📜 ⬆️ ⬇️

Oracle SQL: Model dialect in examples. Part 2

image This is a continuation of an article on using the SELECT statement extension — the Model construct. From the first part, you already have an idea of ​​the purpose and some features of its use, as well as are familiar with half the syntax. Further, several complex examples will be analyzed, as well as an analysis of the scope and performance.

The use of the MODEL construction prohibits the use of aggregate functions inside other SELECT blocks (in general, all selectable columns should be derived from those mentioned in MODEL) - instead, these functions should be declared inside PARTITION BY, DIMENSION BY or MEASURES. For example, the following simple query

SELECT employee_id, sum(amount)
FROM sales
GROUP BY employee_id;

will be equivalent

SELECT employee_id, amt
FROM sales
GROUP BY employee_id
MODEL PARTITION BY (employee_id)
DIMENSION BY (0 dummy)
MEASURES (sum(amount) amt)

To control the changes made by the rules, there are three semantics: UPDATE, UPSERT, UPSERT ALL. UPDATE only allows elements to be updated, UPSERT (works by default) to change and add using positional links, and UPSERT ALL allows elements to be created using symbolic links. You can change the semantics both for an individual rule (in this case, the directive is written before it), and at the level of the whole block (then the directive must be specified after RULES).

It is important to know that UPSERT ALL does not work in the same way as the FOR loop. The creation of new elimination in this case occurs in four steps.
  1. All items that match the symbolic link are found.
  2. For each dimension is a set of unique index values.
  3. The Cartesian product of these sets is calculated.
  4. All non-existing elements present in the work are created.

Challenging examples

image At the end of a couple of examples that show how different tasks can be solved with the help of MODEL. To begin with we will display a list of drunk coffee for each day in one line:

SELECT day, substr(type, 2) listing
FROM coffee
DIMENSION BY (row_number() OVER ( PARTITION BY day ORDER BY type) position)
MEASURES (type, cnt)
RULES ITERATE (100500) UNTIL (presentv(type[iteration_number + 2], 1, 0) = 0) (
type[0] = type[0] || ', ' || cnt[iteration_number + 1] || ' x ' || type[iteration_number + 1]

---------- ----------------------------------------
1 1 x espresso, 1 x turkish
2 1 x black, 1 x espresso, 2 x turkish
3 3 x latte
4 2 x black, 1 x ice

From the new function here, presentv (ref, arg1, arg2) , it returns arg1 if the ref reference points to an existing element with a NOT NULL value and arg2 otherwise. For row numbering and sorting by name, an analytical function is used (row_number () OVER (PARTITION BY day ORDER BY type)). Processing separately for each day is provided by partitioning (PARTITION BY) both in the model and in the analytical function.

And, at the end, a geometric example. On the straight line is given a set of intersecting segments [p1, p2], it is required to display a sorted list of ranges completely covered with segments:

SELECT * FROM lines;

P1 P2
---------- ----------
1 6
5 7
2 4
8 20
11 28
30 32

It is believed that p2> = p1, the solution for arbitrarily stored segments is left for the warm-up by those interested. So, the example code:

SELECT p1, max(p2) p2
SELECT p1, p2 FROM lines
MODEL DIMENSION BY (row_number() OVER ( ORDER BY p1, p2) rn)
MEASURES (p1, p2)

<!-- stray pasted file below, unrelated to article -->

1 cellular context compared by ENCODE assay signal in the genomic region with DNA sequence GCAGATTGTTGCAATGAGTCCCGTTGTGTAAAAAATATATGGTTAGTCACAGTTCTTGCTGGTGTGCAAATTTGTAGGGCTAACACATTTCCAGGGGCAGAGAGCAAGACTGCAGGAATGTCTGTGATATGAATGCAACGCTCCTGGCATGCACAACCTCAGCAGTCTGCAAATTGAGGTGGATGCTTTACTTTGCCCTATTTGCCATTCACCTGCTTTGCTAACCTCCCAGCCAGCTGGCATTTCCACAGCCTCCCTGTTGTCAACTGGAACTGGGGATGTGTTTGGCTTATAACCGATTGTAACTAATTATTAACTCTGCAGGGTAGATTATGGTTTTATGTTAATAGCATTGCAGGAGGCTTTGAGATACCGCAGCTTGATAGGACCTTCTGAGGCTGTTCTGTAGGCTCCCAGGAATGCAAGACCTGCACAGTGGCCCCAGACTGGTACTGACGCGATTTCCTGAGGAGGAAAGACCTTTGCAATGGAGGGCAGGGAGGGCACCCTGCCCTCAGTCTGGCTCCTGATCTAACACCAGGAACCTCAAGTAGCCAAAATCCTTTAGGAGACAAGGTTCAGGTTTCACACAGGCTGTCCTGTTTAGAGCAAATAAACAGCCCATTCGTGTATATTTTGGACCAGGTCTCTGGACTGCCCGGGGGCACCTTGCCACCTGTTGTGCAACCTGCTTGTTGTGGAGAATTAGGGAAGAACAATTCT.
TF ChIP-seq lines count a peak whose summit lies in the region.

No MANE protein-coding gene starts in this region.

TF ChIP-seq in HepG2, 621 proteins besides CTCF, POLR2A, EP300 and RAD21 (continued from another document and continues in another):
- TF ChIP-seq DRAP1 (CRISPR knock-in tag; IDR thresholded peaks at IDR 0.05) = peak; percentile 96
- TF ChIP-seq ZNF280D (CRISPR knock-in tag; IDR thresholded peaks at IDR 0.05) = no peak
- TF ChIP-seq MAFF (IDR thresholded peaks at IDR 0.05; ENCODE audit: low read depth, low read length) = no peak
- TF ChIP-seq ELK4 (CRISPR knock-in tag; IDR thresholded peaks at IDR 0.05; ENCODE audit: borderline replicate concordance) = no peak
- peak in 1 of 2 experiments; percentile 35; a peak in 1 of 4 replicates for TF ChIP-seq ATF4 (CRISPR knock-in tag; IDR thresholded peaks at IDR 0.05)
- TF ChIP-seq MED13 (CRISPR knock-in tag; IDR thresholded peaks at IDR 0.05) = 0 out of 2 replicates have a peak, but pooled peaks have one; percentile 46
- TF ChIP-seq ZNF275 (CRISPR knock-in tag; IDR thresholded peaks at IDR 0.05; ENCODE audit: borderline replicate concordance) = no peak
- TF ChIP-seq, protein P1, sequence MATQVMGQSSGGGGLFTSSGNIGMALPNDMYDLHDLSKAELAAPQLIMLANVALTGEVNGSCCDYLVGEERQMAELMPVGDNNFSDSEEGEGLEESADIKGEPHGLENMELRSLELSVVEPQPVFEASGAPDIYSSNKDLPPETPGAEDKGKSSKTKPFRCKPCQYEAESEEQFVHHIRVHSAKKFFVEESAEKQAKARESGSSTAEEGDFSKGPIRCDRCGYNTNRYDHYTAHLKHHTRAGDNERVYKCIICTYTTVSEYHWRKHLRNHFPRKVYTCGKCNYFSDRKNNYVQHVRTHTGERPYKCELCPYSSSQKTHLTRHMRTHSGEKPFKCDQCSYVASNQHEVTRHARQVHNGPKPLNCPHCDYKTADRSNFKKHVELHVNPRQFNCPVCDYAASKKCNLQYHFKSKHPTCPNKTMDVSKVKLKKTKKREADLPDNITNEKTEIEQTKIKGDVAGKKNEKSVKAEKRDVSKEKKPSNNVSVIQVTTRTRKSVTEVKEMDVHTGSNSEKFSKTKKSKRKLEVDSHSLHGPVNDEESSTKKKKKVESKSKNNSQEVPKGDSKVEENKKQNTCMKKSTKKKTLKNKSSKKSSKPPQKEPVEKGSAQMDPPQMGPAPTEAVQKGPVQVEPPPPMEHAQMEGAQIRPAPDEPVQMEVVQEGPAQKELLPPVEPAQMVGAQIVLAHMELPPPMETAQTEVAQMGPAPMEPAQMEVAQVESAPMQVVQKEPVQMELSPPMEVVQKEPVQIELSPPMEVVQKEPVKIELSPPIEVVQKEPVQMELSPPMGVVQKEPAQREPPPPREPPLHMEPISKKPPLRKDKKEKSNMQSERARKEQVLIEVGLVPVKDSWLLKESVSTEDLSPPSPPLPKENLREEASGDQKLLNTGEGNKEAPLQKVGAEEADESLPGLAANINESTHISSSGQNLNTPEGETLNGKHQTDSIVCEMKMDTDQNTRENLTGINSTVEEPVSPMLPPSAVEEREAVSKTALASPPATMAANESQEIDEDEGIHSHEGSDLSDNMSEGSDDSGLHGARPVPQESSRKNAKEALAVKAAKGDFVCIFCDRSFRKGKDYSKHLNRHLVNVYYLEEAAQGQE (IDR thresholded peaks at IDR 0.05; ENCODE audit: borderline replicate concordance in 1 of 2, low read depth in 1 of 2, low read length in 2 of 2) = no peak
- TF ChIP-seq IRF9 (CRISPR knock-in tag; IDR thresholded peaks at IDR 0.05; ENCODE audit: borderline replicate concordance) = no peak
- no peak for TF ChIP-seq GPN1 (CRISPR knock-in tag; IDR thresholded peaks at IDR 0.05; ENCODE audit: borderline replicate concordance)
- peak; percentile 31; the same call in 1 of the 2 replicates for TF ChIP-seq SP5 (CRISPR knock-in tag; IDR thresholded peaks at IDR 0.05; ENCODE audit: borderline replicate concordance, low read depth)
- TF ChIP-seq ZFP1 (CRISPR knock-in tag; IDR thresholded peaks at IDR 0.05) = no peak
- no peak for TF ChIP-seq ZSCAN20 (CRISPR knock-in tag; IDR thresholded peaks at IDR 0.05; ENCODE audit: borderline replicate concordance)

p1[rn > 1] ORDER BY rn = CASE sign(p2[cv(rn) - 1] - p1[cv(rn)])
WHEN 1 THEN p1[cv(rn) - 1]
ELSE p1[cv(rn)]
p2[rn > 1] ORDER BY rn = greatest(p2[cv(rn) - 1], p2[cv(rn)])

P1 P2
---------- ----------
1 7
8 28
30 32

The segments in the model are first sorted by left points and numbered (row_number () OVER (ORDER BY p1, p2)), and then viewed from the top down by the number (ORDER BY rn directive). Notice that the symbolic link is used for the first time on the left side of the equality; this is why you must specify the order in which the elements will be processed. If the point p1 of the viewed segment belongs to the previous segment, then it is replaced by p1 of the previous segment. p2 is replaced by the rightmost p2 among the current and previous segments). Thus, going down, we expand the range covered by segments. The AUTOMATIC ORDER directive is used so that p1 and p2 are counted in turn for the current segment. If you remove the directive, the first rule for all lines will be executed first, and only then the second one. In general, this directive takes into account the dependencies between elements when processing rules and may violate the order of their traversal (as described above).

Practical application and performance

In general, MODEL is used extremely rarely. This happens because 90% of really complex things are solved by analytic functions, and those 10% that remain for MODEL are traditionally removed from the database level. Despite this, here are the main application scenarios:
Performance is simple. In most cases, MODEL is faster than a similar PL / SQL code, but slower than using analytic functions. With EXPLAIN PLAN you can learn some details about processing a request.
The presence of FAST annotation means that everything is just fine. This happens under the condition that all the left-hand sides of equalities are positional links, or on the left-hand side there are symbolic links, but on the right side there are simple arithmetic aggregate functions (sum, avg, etc.). Accordingly, MODEL FAST is close in speed to the use of analytical functions, and MODEL CYCLIC can lose implementations in PL / SQL.


  1. Oracle® Database Data Warehousing Guide 11g Release 2 - Chapter 22 "SQL for Modeling". image
  2. The SQL Model Clause of Oracle Database 10g. image

Source: https://habr.com/ru/post/101301/

All Articles